Visit BASIC to get important background information about firms and industry professionals in the derivatives industry.
To conduct a background check of your broker or firm, visit NFA's Background Affiliation Status Information Center (BASIC). BASIC provides information concerning disciplinary actions taken by NFA, the CFTC and all the U.S. futures exchanges. If you are researching a firm, you should also conduct a background check of all the individuals listed as principals of the firm. Sometimes the firm will have no disciplinary history, but one or more of the principals may have been disciplined while working at other firms.
NFA does not rank its Members. However, NFA publishes CFTC Registrant and NFA Member directories.
The Federal Trade Commission (FTC) provides a number of resources to help investors protect themselves from identity theft.
Identity theft occurs when an individual uses personally identifiable information (PII) such as names, personal records, Social Security or credit card numbers to commit fraudulent crimes. The FTC maintains a list of warning signs of identity theft that fraudulent individuals use to obtain PII.
If you suspect that your personal information has been stolen, the FTC recommends that you contact your local police and notify your creditors immediately. The FTC also suggests steps for recovering from identity theft.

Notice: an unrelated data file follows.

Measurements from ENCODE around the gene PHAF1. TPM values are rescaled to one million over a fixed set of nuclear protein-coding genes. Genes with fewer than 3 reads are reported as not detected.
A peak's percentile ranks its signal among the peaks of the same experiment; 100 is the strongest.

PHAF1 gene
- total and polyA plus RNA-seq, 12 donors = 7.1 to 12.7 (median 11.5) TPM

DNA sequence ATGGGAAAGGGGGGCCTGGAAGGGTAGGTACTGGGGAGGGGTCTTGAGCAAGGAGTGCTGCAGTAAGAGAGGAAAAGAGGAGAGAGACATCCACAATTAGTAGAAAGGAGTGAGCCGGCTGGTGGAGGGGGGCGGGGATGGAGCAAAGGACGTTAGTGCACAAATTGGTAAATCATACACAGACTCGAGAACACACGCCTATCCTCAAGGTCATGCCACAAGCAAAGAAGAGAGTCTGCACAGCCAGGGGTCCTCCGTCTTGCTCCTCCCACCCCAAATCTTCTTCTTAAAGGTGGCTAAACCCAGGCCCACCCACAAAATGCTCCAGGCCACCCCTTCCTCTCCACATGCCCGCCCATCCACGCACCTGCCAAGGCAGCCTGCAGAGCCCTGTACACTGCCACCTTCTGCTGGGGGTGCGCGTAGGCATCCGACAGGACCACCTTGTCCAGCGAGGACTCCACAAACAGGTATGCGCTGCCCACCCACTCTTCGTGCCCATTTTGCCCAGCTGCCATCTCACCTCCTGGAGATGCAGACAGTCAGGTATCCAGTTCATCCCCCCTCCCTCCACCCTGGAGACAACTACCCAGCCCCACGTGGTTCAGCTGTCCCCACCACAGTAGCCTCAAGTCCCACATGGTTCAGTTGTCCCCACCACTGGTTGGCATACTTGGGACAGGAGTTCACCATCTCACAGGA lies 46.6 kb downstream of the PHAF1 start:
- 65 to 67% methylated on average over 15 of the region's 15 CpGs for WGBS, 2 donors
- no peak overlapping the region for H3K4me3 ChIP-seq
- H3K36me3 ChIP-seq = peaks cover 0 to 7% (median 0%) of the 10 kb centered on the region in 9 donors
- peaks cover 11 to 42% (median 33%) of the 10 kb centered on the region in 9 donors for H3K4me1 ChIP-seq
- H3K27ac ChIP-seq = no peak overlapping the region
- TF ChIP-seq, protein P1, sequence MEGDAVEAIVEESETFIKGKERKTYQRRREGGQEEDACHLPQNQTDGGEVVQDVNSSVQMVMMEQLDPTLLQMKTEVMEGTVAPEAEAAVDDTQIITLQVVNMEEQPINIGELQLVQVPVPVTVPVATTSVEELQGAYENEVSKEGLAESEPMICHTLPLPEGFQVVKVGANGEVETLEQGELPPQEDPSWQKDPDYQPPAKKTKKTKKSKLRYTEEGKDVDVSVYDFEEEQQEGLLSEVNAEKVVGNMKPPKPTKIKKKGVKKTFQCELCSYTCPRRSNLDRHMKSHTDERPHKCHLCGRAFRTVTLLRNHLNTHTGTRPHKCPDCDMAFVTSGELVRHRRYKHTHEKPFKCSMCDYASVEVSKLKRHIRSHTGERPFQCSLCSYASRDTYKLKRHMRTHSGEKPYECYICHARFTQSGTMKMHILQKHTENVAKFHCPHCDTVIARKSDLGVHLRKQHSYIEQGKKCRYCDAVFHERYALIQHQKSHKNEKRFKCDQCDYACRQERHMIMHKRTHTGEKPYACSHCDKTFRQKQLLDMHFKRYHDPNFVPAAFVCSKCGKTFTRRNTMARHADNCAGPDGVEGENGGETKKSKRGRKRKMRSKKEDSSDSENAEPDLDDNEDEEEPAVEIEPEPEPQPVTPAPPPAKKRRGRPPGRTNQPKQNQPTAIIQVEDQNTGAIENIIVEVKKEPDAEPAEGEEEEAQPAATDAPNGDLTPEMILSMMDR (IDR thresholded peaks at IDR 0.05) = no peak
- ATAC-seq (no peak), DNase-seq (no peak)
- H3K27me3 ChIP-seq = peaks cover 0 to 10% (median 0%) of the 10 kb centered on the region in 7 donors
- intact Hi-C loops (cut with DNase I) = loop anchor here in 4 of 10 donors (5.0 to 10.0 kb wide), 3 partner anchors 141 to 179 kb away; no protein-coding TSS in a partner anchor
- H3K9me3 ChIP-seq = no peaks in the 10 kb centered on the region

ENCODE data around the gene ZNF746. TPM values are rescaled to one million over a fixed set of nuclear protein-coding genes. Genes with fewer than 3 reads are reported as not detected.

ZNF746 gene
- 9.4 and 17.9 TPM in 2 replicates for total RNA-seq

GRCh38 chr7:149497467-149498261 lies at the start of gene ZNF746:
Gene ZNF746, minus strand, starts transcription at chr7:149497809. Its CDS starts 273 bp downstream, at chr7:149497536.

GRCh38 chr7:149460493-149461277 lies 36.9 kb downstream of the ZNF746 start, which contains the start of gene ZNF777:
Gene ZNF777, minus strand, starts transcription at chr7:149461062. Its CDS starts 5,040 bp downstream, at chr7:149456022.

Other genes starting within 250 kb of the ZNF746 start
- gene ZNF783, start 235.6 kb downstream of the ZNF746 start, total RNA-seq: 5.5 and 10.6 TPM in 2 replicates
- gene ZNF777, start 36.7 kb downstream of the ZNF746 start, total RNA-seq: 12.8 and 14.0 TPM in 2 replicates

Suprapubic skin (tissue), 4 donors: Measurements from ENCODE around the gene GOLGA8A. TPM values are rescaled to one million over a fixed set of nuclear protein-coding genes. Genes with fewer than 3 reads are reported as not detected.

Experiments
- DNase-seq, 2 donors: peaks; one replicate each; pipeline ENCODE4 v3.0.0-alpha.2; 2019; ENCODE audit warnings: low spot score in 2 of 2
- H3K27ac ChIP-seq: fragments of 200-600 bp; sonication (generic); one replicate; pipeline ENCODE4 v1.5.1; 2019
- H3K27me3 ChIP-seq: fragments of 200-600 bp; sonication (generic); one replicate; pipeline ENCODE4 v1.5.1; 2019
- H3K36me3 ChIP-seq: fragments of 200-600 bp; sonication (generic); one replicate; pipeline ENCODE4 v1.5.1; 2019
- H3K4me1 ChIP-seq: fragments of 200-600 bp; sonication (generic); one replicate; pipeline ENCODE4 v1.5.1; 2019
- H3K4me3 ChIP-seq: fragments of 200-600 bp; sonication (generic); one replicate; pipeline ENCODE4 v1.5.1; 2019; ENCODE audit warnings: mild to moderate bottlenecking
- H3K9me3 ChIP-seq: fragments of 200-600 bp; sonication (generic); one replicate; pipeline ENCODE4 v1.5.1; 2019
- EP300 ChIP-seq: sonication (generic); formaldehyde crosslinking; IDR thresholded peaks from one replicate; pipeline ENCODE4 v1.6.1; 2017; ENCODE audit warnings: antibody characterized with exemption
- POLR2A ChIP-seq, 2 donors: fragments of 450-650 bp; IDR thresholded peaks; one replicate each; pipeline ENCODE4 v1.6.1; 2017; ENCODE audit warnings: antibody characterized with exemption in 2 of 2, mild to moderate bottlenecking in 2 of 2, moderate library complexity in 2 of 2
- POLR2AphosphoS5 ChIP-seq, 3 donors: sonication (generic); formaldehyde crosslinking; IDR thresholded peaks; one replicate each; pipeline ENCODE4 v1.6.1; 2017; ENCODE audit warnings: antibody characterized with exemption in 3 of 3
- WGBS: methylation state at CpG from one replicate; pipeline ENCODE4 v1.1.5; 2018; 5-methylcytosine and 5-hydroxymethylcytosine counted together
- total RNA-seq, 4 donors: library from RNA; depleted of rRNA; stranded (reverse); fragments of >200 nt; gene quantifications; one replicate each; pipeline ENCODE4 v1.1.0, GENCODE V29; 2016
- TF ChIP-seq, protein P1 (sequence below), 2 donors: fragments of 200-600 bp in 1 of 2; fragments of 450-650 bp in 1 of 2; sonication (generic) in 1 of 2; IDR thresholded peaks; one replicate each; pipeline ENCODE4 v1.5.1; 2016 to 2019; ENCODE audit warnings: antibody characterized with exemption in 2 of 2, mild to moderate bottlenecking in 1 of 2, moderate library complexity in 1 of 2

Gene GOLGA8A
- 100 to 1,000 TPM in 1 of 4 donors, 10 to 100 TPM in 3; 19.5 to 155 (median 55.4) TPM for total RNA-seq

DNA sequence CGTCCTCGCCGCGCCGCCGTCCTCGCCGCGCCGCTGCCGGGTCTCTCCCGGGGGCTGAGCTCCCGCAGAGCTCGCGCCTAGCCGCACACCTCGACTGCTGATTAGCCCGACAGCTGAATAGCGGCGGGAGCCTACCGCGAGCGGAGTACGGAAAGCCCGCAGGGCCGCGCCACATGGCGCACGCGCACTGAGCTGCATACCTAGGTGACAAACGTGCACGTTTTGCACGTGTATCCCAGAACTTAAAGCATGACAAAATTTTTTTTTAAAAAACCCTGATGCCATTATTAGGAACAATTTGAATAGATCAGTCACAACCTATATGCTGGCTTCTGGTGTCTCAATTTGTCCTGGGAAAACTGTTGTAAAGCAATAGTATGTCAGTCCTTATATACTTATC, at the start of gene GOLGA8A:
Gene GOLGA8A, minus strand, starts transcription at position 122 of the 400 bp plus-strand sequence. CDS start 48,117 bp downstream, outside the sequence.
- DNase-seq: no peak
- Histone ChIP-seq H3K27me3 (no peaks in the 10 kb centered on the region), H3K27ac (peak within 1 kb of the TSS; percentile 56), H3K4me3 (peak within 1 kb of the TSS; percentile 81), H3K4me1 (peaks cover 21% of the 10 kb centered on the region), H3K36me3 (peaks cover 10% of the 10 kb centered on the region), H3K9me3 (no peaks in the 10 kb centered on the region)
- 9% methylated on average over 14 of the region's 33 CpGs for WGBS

Read NFA's Scams and Swindles brochure to learn about the characteristics of investment fraud and the steps investors can take to protect themselves.
The CFTC has jurisdiction to regulate the derivatives market with industry oversight. Each U.S. futures exchange operates as a self-regulatory organization, governing its floor brokers, traders and member firms. NFA regulates every firm and individual that conducts futures trading business with the investing public.
Government regulations require the strict handling of customer funds used to participate in U.S. derivatives market. Customer funds that are deposited in an individual account with their FCM to trade on U.S. futures exchanges are required to be segregated from the firm's own funds. The amount segregated will increase or diminish as the customer makes or loses money.
Customer funds are not subject to creditor claims against an FCM should it become financially unstable or insolvent. Customer funds can be transferred to another FCM if necessary. It is important to remember that even though an FCM is required to segregate customer funds, customers may not be able to recover the entirety of funds in their account if the firm becomes insolvent and there are insufficient funds available to cover its customer obligations. Additionally, customer accounts are not insured and customers should ask their broker about account protection and should be aware of the limitations imposed on the protection of the funds in their trading accounts.
On-exchange trading is the trading of commodities and contracts that are listed on an exchange. Off-exchange trading, also known as over-the-counter (OTC) trading, is the trading of commodities, contracts or other financial instruments that are not listed on-exchange. Off-exchange trading can occur electronically or over the phone. Some foreign currency (forex) contracts are traded off-exchange.